Polycystic Ovary Syndrome (PCOS) is an endocrine disorder that presents in women of reproductive age and results from excessive production of androgens, or testosterone. PCOS affects 6%-15% of women, and research suggests that individuals with PCOS are at an increased risk of experiencing depression and anxiety (Carron, Kooienga, Boyle, & Alvero, 2017). Women with PCOS experience symptoms such as excessive bodily hair, acne, obesity, hair loss around the scalp, irregular menstrual cycles, and are at an increased risk of diabetes and cardiovascular disease (Carron, Kooienga, Boyle, & Alvero, 2017). As many studies have tried to address PCOS and causes, research is still inconclusive as to whether the symptoms cause psychological distress or the actual metabolic imbalance causes psychological distress. Research suggests that women utilize many different coping strategies to deal with upsetting symptoms, such as utilizing social support, avoidance (i.e. not attending treatment appointments), or self-blame (Carron, Kooienga, Boyle, & Alvero, 2017). For mental health clinicians working with premenopausal women, it is important to ask for any co-occuring endocrine or metabolic disorders along with symptoms, adaptive and maladaptive coping strategies, and medical care they utilize to deal with PCOS. As research suggests the month prior to menses can result in significantly impairing symptoms similar to those experienced in Premenstrual Dysphoric Disorder which may result from excessive testosterone such as feelings of extreme irritability, hopelessness, excessive fatigue, excessive conflict with others, and a decreased sense of interest in usual activities (Barry, Qu, & Hardiman, 2018). Clinicians may be able to create action plans with clients to identify warning signs of anxious or depressed moods that may onset prior to menstruation and plan to work on CBT skills such as cognitive reframing in order to see PCOS in a different light and be able to live more comfortably with a metabolic disorder (Carron, Kooienga, Boyle, & Alvero, 2017).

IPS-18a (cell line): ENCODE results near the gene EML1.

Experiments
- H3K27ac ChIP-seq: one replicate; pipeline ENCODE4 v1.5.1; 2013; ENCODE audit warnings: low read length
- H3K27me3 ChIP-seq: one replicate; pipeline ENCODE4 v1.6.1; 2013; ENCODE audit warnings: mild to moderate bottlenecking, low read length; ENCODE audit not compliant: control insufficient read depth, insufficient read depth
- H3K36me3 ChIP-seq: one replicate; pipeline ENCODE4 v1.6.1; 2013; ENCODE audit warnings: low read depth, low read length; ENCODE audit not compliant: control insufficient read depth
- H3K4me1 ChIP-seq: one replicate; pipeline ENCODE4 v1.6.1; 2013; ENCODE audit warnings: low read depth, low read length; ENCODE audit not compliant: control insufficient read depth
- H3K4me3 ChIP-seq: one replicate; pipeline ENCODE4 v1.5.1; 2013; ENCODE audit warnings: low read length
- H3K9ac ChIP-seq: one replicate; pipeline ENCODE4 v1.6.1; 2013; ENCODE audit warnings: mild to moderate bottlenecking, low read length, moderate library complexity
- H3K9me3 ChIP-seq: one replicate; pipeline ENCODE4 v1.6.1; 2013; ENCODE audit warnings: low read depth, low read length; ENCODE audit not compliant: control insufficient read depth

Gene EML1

Author: Nora Brier, M.S.